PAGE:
The election of a new director-general requires the consensus of all WTO members. The Nigerian economist Ngozi Okonjo-Iweala already had broad support from World Trade Organization (WTO) members, including China, the European Union, the African Union, Japan and Australia. Her challenger, Yoo Myung-hee, the South Korean trade minister, withdrew her candidacy last Friday. “I know that she will discharge her duties very well as she has done in a lot of jobs she has held before,” Dr. Shamsudeen Usman, a former minister of national planning, told DW. The WTO, a Geneva-based body tasked with promoting free trade, has been without a permanent leader since Roberto Azevedo stepped down a year earlier than planned at the end of August 2020.
Participants in the negotiations on services domestic regulation reaffirmed on 4 February their commitment to reaching a “meaningful” outcome by the 12th WTO Ministerial Conference (MC12) when they met for the first time in 2021. Noting participants’ intention to “maintain momentum”, the Chair, Jaime Coghi of Costa Rica, reported the shared view that an outcome by MC12, due to take place this year, was “viable”. In an effort to streamline procedures required for services suppliers to operate, remove red tape and enhance transparency and predictability of regulatory frameworks, the negotiations aim to reduce the costs of doing business and facilitate businesses’ participation in international services trade.
Poor Countries’ Technology Dilemma (Project Syndicate)
Economic development relies on the creation of more productive jobs for an ever-rising share of the workforce. Traditionally, it was industrialization that enabled poor countries to embark on this transformation. Factory work may not have been glorious, but it enabled farmers to become blue-collar workers, transforming the economy and society as a result. Many low-income countries in Africa and elsewhere hope to travel a similar path in the future. There’s a rub, however, in Africa’s manufacturing renaissance. Even where industrialization is putting down deeper roots, few good jobs have been created in the more modern, formal, and productive manufacturing branches.
The West vs the Global South: You Have the Numbers. We Have the Money (Inter Press Service)
When the 134-member Group of 77, the largest single coalition of developing countries, was trying to strike a hard bargain in its negotiations with Western nations years ago, one of its envoys famously declared: “You have the numbers. We have the money.” But that implicit threat – signifying the power of the purse – did not deter the G77 from playing a key role in helping shape the UN’s socio-economic agenda, including sustainable development, environmental protection, universal health care, South-South cooperation, eradication of extreme poverty and hunger.
“The COVID-19 pandemic is a stark reminder of the key role social development plays in protecting people’s lives and livelihoods, as well as the planet”, Munir Akram, Pakistan’s UN Ambassador and the President of the Economic and Social Council (ECOSOC) told the in-person opening session of the Commission for Social Development in New York. He upheld that it is also “one of the critical pillars” for making the world “more sustainable and resilient”.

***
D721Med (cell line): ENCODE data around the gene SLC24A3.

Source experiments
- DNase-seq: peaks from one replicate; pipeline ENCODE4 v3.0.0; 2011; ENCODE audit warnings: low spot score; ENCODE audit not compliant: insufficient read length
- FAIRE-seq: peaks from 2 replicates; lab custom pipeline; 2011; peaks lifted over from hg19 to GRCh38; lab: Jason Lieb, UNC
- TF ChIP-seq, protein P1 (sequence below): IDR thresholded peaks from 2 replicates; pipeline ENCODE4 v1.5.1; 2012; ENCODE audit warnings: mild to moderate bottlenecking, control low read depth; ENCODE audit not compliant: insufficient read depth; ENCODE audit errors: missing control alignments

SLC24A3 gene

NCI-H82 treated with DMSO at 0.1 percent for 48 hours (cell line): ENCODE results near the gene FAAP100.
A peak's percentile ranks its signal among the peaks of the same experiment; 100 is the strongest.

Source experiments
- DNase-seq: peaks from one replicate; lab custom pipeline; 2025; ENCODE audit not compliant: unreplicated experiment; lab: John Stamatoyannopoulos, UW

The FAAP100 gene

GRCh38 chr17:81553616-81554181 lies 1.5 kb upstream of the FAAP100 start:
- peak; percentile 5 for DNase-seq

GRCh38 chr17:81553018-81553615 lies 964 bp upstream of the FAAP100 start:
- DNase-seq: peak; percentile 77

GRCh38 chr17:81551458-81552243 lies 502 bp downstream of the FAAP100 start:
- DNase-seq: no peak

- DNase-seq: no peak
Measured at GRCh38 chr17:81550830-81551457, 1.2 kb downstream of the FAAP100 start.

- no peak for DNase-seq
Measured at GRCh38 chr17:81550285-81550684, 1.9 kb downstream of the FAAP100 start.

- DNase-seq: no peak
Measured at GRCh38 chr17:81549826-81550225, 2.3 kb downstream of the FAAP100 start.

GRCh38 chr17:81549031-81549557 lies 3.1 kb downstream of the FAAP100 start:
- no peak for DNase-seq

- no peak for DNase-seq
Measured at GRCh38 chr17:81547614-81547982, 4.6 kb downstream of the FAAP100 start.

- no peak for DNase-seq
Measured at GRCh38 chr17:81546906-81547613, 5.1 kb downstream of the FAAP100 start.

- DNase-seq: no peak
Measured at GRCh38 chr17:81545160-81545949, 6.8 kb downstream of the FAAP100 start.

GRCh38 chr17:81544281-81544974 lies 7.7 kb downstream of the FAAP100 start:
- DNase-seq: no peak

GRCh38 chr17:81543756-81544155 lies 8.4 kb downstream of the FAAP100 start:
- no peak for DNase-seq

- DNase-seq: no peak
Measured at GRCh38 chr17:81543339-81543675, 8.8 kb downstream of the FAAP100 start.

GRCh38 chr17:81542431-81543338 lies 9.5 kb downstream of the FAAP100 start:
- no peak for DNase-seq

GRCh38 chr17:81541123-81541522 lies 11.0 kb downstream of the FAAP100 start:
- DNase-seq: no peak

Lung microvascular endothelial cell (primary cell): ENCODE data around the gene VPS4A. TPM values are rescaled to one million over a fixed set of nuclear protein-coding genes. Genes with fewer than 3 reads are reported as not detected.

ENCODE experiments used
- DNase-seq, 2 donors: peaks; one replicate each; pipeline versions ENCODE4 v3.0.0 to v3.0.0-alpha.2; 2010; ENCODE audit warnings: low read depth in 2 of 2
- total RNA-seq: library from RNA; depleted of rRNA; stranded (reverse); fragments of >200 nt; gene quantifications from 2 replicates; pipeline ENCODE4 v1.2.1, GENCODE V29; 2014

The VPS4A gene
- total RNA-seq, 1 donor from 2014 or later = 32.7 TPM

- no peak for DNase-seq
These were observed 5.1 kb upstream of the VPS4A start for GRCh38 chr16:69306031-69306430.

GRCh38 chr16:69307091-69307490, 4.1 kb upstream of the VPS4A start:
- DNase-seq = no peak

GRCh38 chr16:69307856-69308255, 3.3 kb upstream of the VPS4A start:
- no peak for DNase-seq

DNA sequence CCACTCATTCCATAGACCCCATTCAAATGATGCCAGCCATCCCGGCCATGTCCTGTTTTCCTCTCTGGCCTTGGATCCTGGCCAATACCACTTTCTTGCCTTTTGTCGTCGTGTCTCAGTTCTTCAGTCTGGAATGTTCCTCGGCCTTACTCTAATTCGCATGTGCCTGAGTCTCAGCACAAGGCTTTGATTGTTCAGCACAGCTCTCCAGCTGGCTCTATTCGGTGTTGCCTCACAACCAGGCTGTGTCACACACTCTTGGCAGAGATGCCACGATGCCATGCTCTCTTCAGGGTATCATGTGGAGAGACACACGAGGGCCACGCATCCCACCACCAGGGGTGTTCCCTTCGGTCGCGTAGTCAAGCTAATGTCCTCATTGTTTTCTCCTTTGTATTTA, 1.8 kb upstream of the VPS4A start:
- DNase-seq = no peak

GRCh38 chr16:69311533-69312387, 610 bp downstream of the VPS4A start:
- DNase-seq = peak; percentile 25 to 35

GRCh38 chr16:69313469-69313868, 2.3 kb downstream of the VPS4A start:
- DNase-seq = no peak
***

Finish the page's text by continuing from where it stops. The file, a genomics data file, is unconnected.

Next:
The evidence is clear: climate finance is not going to the most climate-vulnerable countries and populations. The majority of the most climate-vulnerable countries received less than $20 per person per year in climate change adaptation financing from 2010–2017. This is particularly troubling as climate change is already affecting the lives and livelihoods of communities in climate-vulnerable countries, especially in fragile states. For example, from 2004-2014, 58% of disaster-related deaths occurred in the top 30 fragile and conflict-affected countries.
Nation vows to keep up good work in poverty alleviation (Chinadaily USA)
China’s achievements in poverty reduction and its new pledges to consolidate last year’s results were not made easily, especially in the face of the challenges posed by the COVID-19 pandemic. A recent report by the United Nations Conference on Trade and Development said the pandemic has been affecting poorer nations disproportionately by fueling mass unemployment, pay cuts and deficits. Against such headwinds, China will work to create mechanisms to monitor the recurrence of poverty and keep empowering vulnerable farmers, according to a Communist Party of China Central Committee proposal unveiled in November.
António Guterres was speaking to Member States meeting as part of the preparations towards the latest annual UN climate conference, known as COP26, which will be held in Glasgow, Scotland, in November. Originally scheduled for last year, it had to be postponed due to the COVID-19 pandemic. “The world remains way off target in staying within the 1.5-degree limit of the Paris Agreement,” Mr. Guterres told ambassadors. “This is why we need more ambition, more ambition on mitigation, ambition on adaptation and ambition on finance.” Describing 2021 as “a crucial year in the fight against climate change”, the Secretary-General looked to Member States to build on this momentum on the road to Glasgow.
US-China phase one trade deal largely a ‘failure’, new study suggests (South China Morning Post)
A large part of the phase one trade deal between China and the United States that entered into force almost one year ago was a “failure”, according to a new report, although “several elements are worth keeping and building upon”. The US and China signed their long-awaited deal in January 2020. As part of it, China committed to buying US$200 billion in additional goods and services over 2020-21 on top of 2017’s levels. But a report released by the Peterson Institute for International Economics on Monday, US exports of phase one goods to China in 2020 fell more than 40 per cent short of the target.
15 Fastest Growing Developing Countries in 2020 (Yahoo! Finance)
In this article we are going to list the 15 fastest growing developing countries in 2020. The fastest growing developing countries in 2020 are from various locations geographically, with Africa surprisingly having its fair share of entries. We have used both the IMF’s identification of developing countries and its latest report on the real GDP growth of the countries to come up with our rankings. Rather than simply use one year’s rankings, especially in a year as volatile as this one, we have used the last decade i.e. from 2011 to 2020 to ascertain the actual fastest growing developing countries.